ALAMOSA— Each year the Colorado Council on High School/College Relations selects one Colorado Recruiter of the Year from Colorado’s two and four-year colleges. The volunteer council, comprised of high school counselors and college admission’s staff, selects that individual and then presents that prestigious award during the banquet at their annual meeting.
When Mike Sisneros, Trinidad State’s outreach and recruitment specialist, was asked to attend the 2018 annual meeting at Cheyenne Mountain Resort in Colorado Springs Dec. 6 - 7, he thought he would simply be networking with other recruiters.
But because of a snowstorm and a commitment to give a campus tour to prospective students, Sisneros headed home to Alamosa early. The next morning, he met with his supervisor, David Hardman, Trinidad State director of student life/recruiting/outreach/conduct and Janine Pachelli, admissions coordinator, via teleconference.
Sitting alone on the Alamosa Campus Sisneros faced Hardman and Pachelli pictured on a large screen from the Trinidad Campus. Hardman began, “You left before the banquet. You missed the big surprise.” Sisneros had no idea what Hardman was talking about. “You won recruiter of the year for the state of Colorado,” added Hardman. Skeptical, Sisneros said,” Don’t be messing with me, David.” When the news sunk in, tears filled his eyes and he realized all his efforts were being appreciated – all those late nights, hotel stays, miles of driving and time away from family. “It touched me,” said Sisneros, “and I knew I was making a difference.”
He learned Adele Alfson, counselor at Center High School, had nominated him. She wrote about how dependable, knowledgeable, enthusiastic and pleasant Sisneros is. “He has an amazing rapport with both traditional and non-traditional students, parents, and community members,” she said.
Sisneros was raised in Antonito where he graduated high school in 1999, went directly to work as the lone night stockman at K-Mart in Alamosa.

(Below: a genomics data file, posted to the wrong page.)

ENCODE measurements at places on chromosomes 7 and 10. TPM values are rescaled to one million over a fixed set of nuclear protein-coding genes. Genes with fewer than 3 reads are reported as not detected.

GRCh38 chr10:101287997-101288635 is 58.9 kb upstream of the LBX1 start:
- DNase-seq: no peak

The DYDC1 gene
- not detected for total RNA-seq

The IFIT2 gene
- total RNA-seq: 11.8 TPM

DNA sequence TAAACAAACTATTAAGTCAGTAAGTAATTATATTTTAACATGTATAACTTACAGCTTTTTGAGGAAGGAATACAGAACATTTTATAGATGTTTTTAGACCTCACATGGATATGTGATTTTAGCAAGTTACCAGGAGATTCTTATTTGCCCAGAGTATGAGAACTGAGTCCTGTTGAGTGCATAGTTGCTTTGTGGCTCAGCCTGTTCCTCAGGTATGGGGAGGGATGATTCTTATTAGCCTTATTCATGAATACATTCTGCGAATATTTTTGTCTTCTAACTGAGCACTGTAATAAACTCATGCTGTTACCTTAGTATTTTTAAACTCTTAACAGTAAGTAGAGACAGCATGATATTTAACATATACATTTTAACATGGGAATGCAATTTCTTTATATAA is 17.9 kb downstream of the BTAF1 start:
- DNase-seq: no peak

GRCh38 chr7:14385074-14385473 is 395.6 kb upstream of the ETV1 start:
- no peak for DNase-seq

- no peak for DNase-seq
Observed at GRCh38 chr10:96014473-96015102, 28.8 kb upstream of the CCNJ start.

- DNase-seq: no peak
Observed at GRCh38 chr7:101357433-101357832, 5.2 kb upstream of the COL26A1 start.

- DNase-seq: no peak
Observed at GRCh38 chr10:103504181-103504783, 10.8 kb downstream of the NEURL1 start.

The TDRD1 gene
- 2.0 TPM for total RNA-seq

The building was locked until 6 a.m. the following morning when his shift ended. “That was some of the loneliest times of my life,” said Sisneros, “and I would think to myself, ‘Is this what the rest of my life is going to be?’” During that time, he met a girl from San Luis, a beautiful girl. They were spending a lot of time together. She finished high school half a year early and immediately enrolled in college at Adams State. One day she asked Sisneros, “What are your plans for yourself?” He instinctively knew that if he didn’t go to college, he wouldn’t have a chance with this girl. “I didn’t even know how to go to school,” he said. “I went for her. It was one of the best things I ever did.”
When Sisneros started college, he had no idea what he wanted to do. He spent his first two years taking general education requirements because “those are required anyway.” It’s something he encourages students to do at Trinidad State. “Save money, start here,” he says knowing that four-year schools can cost as much as 40 percent more. While attending college, Sisneros learned he had a gift for writing and communication. He decided to major in English with an emphasis in communication and he minored in history. After graduation, he worked for several radio stations, as a program director and as an announcer.
His deep, rich-sounding baritone voice was a good fit for radio stations. But he wanted to do more. He wanted to use his degree to “help my people and when I say my people, I don’t mean brown or white, I mean the people in the Valley.”
At the time, he had been offered two jobs, one as an English teacher in San Luis and one as a recruiter for Trinidad State. It was a tough decision, but ultimately, he chose TSJC. “In a way I’m still teaching. I may not be teaching a subject, but I’m teaching students to believe in themselves,” said Sisneros (38) who started working at Trinidad State in 2012.
I remember my dad telling me, ‘If you want to go to school, you’re going to have to invest in yourself, son. No one’s going to give it to you. You’re going to have to go get it.” Both of his parents earned degrees from community colleges. “We weren’t rich by any means,” said Sisneros, “but we always had what we needed. I had a good childhood.”
“I tell my high school students, ‘Learn to advocate for yourselves. Get to know your counselor. Start taking college classes now, while you’re still in high school. You get college credit as well as high school credit for the same class (called concurrent enrollment) and the high school pays for it – except for your books,’” said Sisneros. Some high school students who have been taking classes are surprised to learn how close they are to a degree and industrious students can earn a certificate or a two-year degree by the time they graduate from high school.
Sisneros recruits, not only in the Valley, but in Northern New Mexico and Kansas as well. He attends career fairs where he talks, not only to traditional students moving immediately on from high school to college, but to older non-traditional students who may want to make a career change.
“I love what I do,” said Sisneros, “and I’m proud that my efforts have benefitted Trinidad State. I appreciate the recognition I have received and I’m grateful to the Colorado Counsel for selecting me, all the high school counselors I work with and especially to Adele Alfson for nominating me. Community colleges are beautiful little gems if people use that resource.”
Mike Sisneros can be reached at (719)580-7083.